The finished products will be sent to PBS Hawaii's headquarters in Honolulu, where they will be reviewed, then aired in a 30-minute, commercial-free newscast in a prominent early-evening time slot. Viewers nationwide will be able to follow Hiki Nō broadcasts online.
The virtual element of the project will solve a problem created by the state's geography. "Unlike the other 49 states, the state of Hawaii is not a contiguous land mass where you can drive from one end to another... You fly over," says HCF Director of Communications Kalowena Komeiji. Using digital technology, Hiki Nō participants can compile a newscast with students from other islands without ever leaving the classroom.
The newscasts will also help bring different social classes together: All public, private and charter middle and high schools will have access to the network at no cost. Hiki Nō will not launch until February 28, 2011, but already 60 of Hawaii's 170 schools have committed to participate.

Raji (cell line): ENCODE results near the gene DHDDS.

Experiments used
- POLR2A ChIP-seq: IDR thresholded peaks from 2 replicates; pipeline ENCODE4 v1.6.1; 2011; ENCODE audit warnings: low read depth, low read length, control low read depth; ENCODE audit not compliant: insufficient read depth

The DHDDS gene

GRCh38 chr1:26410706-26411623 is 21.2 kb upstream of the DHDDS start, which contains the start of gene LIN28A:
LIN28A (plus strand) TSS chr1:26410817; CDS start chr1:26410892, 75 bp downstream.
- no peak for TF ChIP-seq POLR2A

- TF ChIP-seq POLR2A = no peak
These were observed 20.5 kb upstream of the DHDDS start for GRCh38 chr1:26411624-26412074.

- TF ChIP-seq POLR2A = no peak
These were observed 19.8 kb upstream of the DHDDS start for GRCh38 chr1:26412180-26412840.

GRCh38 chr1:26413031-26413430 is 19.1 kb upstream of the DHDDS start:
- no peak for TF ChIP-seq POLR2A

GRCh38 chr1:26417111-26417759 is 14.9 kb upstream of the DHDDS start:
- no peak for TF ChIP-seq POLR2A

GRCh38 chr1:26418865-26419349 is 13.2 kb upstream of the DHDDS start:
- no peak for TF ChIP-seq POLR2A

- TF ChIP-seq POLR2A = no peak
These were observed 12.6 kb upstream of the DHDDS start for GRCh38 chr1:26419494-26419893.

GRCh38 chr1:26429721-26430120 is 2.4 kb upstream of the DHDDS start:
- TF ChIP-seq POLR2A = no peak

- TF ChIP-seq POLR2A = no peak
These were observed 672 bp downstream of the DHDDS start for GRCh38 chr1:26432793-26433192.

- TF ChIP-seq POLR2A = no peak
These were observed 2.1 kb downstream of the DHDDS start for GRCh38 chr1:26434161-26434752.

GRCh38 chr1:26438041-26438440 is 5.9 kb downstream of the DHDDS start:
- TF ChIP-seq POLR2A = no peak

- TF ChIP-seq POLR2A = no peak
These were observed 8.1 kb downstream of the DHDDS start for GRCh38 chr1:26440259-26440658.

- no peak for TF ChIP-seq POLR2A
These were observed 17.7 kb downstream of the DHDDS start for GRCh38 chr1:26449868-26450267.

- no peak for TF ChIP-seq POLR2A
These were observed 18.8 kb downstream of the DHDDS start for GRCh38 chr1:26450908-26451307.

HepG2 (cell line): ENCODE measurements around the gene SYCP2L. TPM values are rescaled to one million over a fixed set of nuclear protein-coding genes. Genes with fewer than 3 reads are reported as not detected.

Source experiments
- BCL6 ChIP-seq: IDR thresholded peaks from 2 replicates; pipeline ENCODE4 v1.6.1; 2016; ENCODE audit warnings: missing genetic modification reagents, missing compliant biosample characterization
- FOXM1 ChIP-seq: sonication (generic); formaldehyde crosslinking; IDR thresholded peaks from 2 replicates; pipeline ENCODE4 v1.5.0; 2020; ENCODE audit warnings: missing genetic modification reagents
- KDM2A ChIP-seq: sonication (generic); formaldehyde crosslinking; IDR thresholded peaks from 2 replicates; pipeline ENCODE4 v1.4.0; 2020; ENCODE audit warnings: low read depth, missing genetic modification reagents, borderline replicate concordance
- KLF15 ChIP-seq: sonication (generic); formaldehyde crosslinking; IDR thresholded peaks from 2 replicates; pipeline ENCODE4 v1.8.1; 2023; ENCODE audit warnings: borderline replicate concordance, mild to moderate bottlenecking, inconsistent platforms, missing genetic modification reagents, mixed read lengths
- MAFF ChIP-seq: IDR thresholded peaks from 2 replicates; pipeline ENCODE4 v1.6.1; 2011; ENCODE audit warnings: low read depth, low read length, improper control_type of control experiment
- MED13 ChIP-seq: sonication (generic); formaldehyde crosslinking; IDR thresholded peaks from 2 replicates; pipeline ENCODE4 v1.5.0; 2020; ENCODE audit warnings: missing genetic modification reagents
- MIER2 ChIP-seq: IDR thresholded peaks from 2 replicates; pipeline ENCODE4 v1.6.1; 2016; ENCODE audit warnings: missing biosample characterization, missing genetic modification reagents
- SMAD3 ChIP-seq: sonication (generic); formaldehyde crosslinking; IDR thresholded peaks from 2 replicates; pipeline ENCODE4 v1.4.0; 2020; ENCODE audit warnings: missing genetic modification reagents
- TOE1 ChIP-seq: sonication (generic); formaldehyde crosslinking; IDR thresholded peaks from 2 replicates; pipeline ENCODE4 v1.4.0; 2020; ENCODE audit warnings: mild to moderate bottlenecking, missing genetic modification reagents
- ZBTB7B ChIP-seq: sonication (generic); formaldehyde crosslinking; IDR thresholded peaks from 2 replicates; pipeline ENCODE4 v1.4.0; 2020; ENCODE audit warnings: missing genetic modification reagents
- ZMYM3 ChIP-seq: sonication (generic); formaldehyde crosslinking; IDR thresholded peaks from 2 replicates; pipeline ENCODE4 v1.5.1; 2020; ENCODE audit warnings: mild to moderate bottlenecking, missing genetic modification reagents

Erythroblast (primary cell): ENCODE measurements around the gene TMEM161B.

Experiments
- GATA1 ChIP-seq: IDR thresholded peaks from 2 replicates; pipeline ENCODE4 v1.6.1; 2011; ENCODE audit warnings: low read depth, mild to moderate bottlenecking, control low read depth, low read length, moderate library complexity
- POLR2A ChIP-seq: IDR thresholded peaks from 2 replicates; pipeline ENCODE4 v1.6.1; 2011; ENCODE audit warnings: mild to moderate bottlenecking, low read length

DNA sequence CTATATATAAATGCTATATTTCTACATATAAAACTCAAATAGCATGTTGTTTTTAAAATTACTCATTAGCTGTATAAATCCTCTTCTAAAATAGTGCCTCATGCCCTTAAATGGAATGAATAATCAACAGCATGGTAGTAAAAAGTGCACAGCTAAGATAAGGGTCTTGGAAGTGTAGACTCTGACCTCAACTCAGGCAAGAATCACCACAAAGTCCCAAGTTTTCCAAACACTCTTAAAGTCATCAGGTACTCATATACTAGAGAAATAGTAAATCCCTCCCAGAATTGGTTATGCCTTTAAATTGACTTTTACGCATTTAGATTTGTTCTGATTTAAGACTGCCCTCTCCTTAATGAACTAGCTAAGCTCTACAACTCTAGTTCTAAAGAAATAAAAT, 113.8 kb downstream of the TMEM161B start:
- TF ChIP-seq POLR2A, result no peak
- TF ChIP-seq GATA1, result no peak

PBS Hawaii has installed Susan Yim as managing editor and Pennybacker as executive producer of the project. They'll provide storytelling feedback and uphold PBS' journalism standards, among other duties.
"We've held teacher training workshops across the state in journalism and video production," PBS Hawaii CEO and President Leslie Wilcox says. "The teachers are motivated and enthusiastic. They say their students are intrigued by the notion of real journalism, after growing up in a media universe in which opinion is too often presented as fact."